have to make sure that we watch to see how that looks and how 
that goes to make sure we fully recognize the impact on our 
Special Operations community. So, again, it goes back to 
largely to the enablers.
    I think our Nation understands the benefit of SOF, 
especially in the environment that we anticipate in the future 
globally. So I think that we need to work with the services, 
make sure that we are focused and adaptive to what happens in 
the future as we look at the budgets in the coming years.
    Mr. Langevin. Okay.
    Thank you both for your testimony.
    I yield back.
    Mr. Thornberry. Thank you.
    Mr. Hunter.
    Mr. Hunter. Thanks, Mr. Chairman.
    First question, Admiral, is you talked about pent-up 
demand. I am assuming you mean Central America, South America, 
Philippines. Can you expand on that a little bit?
    Admiral McRaven. Yes, sir. As I mentioned in my opening 
statements, we have got about 85 percent of our Special 
Operations Forces currently in the CENTCOM area of operation. 
And frankly, I think at this time and place, that is probably 
the right percentage to have there.
    But clearly, there remains demand in other theaters that 
over the course of the last 10 years, we have had to draw from 
some of the other theaters in order to support the wars in Iraq 
and Afghanistan. So as we look at the future and the potential, 
with the drawdown in Iraq and obviously, over time, the 
drawdown in Afghanistan, certainly what I will try to do is 
balance those requirements that are coming from the geographic 
combatant commands in the various theaters so we can better 
support them. But right now a lot of our lift, a lot of our 
personnel have come from those theaters in order to support the 
effort in CENTCOM.
    Mr. Hunter. So when you look out the next say even 10 to 20 
years and how SOF is going to need to transition, whether it is 
being more in like Southeast Asia, what do you see as the most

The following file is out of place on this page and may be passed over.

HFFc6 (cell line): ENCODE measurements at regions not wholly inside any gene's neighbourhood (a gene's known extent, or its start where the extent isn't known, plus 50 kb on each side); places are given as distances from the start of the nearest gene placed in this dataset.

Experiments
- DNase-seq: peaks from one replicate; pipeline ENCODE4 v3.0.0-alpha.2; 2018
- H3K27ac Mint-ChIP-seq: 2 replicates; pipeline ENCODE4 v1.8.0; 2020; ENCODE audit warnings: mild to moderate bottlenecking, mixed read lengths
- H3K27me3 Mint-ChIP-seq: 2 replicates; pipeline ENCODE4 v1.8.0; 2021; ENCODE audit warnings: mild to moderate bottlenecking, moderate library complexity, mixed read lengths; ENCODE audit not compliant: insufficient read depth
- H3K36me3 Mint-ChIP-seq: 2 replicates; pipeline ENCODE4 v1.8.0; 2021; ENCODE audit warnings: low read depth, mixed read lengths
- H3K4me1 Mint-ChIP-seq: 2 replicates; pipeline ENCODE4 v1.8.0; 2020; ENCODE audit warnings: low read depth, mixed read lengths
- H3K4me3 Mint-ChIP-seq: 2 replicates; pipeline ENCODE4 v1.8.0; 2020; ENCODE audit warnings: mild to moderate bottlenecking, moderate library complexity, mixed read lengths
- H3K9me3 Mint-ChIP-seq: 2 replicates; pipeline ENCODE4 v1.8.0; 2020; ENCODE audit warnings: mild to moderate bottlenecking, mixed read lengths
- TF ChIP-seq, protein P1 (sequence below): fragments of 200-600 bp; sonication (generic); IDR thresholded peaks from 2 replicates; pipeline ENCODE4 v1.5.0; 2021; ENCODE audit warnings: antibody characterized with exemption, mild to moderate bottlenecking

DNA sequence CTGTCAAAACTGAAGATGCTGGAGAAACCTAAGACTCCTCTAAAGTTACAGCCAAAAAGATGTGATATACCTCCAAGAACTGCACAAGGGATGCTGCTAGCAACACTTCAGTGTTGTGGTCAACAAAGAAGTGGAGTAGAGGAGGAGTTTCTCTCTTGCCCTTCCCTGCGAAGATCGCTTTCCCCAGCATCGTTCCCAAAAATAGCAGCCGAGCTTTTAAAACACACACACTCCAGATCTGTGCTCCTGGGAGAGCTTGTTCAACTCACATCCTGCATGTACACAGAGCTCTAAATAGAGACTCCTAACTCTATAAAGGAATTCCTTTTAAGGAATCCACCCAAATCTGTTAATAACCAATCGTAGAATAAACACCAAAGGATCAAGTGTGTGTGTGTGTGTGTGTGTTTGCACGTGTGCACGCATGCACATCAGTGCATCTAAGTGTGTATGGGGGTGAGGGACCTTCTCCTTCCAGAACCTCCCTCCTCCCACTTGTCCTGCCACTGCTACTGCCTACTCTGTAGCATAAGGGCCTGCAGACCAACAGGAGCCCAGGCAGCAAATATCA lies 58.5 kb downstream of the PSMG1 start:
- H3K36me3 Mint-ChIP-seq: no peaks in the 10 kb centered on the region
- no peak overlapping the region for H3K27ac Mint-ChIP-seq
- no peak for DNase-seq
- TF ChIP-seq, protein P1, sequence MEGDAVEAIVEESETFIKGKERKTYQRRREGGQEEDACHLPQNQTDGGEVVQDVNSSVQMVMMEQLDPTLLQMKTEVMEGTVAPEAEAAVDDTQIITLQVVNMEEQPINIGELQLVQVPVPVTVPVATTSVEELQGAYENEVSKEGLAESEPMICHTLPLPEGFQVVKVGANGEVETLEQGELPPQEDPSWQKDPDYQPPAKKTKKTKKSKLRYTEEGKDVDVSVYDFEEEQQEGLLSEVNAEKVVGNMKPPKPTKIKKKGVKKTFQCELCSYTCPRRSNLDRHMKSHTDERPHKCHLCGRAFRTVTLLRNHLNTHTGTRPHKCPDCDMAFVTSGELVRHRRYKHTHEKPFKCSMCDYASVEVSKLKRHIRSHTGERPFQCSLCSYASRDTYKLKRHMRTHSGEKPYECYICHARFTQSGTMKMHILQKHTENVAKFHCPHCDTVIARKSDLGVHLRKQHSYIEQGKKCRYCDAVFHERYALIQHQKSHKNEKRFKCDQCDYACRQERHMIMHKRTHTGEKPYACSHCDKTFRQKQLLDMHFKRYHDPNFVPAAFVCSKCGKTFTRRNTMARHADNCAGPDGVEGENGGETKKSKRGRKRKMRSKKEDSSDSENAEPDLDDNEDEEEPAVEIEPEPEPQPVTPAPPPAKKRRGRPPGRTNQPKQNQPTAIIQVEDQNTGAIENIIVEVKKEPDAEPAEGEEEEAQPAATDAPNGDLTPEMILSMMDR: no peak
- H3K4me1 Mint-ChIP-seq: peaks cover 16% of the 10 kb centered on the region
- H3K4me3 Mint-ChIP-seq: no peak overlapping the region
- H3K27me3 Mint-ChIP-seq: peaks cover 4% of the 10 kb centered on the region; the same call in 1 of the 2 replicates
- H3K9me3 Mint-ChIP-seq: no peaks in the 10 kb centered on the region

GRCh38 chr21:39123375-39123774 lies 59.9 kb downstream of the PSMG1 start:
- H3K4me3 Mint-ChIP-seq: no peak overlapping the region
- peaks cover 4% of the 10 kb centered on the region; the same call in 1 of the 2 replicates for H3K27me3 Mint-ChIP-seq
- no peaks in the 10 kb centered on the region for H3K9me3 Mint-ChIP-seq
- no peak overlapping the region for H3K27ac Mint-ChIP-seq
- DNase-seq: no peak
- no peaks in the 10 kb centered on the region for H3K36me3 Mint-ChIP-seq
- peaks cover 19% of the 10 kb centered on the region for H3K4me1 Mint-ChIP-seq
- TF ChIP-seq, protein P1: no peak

important thing that--because you have people like Chairman 
Thornberry, Chairman Langevin, they have been here for a long 
time. They have seen administrations come and go. They have 
been here prior to 9/11 and afterwards. So what is next, 
looking forward, that we need to make sure that we don't take 
our eye off the ball as those of us that are here longer, 
through multiple administrations, through multiple changes, 
multiple wars, what do we need to keep focused on over the long 
    Admiral McRaven. Yes, sir. Our strength I think is this 
global SOF network that I talked a little bit about in the 
opening comments. We work through the theater Special 
Operations commands [SOCs] in order to influence and support 
the geographic combatant commanders. So as I look at the future 
of the U.S. Special Operations Command, one of the areas where 
I intend to put a lot of emphasis is building up the theater 
Special Operations commands so that they have the entire 
spectrum of capability that I think they will need for the 
    Now, every theater Special Operations command will be a 
little different. Clearly, as we look at someplace like PACOM 
[U.S. Pacific Command] and SOCPAC [Special Operations Command 
Pacific], can they use ISR, for example, unmanned ISR? And the 
answer is I think in certain cases, they absolutely could for 
disaster relief. If a tsunami hit someplace, somebody may want 
to understand what the problem looks like. So ISR is probably 
applicable in SOCPAC as well as SOCSOUTH [Special Operations 
Component, U.S. Southern Command].
    But as you look at a place like SOCEUR [Special Operations 
Command Europe], I am sure our ability to fly into European 
airspace with unmanned aerial vehicles is probably a 
nonstarter. So we are going to have to balance out what comes 
out of Afghanistan, as you point out, in the next--whatever 
that timeline looks like, 5, 10 years--take those resources and 
then again balance them out across the various theater SOCs. 
But I believe that our future, SOCOM's future, lies in the 
theater of Special Operations Forces and making sure that they 
are robust enough to handle the problems in their particular 
geographic areas.
    Mr. Hunter. Going back to enablers again, you can talk 
conventional Navy, which is your primary enabler 
internationally--not right now in Iraq and Afghanistan, but 
primarily after these--we draw down. Do you think that they are 
set up in a way right now? Would you change anything in big 
Navy, conventional Navy in the ships that they are buying, in 
the way that they are going towards unmanned vehicles in their 
movement, I guess trying to get involved right now in these two 
wars and be somehow involved in these two wars and have a role 
to play? Would you change their direction, or do you think that 
they are doing enough to enable you in the future when we start 
moving out of Iraq and Afghanistan?